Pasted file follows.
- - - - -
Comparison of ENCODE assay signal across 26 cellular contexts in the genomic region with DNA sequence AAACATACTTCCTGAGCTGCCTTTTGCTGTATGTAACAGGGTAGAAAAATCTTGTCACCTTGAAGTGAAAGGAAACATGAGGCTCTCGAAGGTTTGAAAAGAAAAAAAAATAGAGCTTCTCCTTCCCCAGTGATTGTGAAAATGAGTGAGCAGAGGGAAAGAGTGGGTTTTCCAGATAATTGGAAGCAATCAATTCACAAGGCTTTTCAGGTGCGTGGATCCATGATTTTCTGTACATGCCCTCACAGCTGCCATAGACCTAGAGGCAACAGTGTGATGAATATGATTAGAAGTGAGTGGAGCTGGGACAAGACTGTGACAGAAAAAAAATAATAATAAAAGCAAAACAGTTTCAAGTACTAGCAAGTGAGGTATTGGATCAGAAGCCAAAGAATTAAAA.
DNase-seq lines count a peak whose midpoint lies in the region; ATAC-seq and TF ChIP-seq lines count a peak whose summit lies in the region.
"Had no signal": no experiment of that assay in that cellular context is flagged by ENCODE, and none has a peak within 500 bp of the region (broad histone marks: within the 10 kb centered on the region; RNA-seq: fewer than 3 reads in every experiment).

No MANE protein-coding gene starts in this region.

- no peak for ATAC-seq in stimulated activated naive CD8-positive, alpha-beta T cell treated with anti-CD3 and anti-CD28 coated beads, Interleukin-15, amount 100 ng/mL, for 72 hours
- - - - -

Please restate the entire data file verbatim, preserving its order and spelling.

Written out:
Comparison of ENCODE assay signal across 26 cellular contexts in the genomic region with DNA sequence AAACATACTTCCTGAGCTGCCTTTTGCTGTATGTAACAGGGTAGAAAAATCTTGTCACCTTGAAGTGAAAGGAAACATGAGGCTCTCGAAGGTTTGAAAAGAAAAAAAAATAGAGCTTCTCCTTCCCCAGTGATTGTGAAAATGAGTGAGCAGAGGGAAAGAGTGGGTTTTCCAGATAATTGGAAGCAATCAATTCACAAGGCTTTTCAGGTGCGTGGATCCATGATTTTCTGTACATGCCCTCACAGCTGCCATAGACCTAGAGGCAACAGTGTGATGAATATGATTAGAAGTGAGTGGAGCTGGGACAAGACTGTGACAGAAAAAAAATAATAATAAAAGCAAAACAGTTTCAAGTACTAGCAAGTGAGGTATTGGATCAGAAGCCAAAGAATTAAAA.
DNase-seq lines count a peak whose midpoint lies in the region; ATAC-seq and TF ChIP-seq lines count a peak whose summit lies in the region.
"Had no signal": no experiment of that assay in that cellular context is flagged by ENCODE, and none has a peak within 500 bp of the region (broad histone marks: within the 10 kb centered on the region; RNA-seq: fewer than 3 reads in every experiment).

No MANE protein-coding gene starts in this region.

- no peak for ATAC-seq in stimulated activated naive CD8-positive, alpha-beta T cell treated with anti-CD3 and anti-CD28 coated beads, Interleukin-15, amount 100 ng/mL, for 72 hours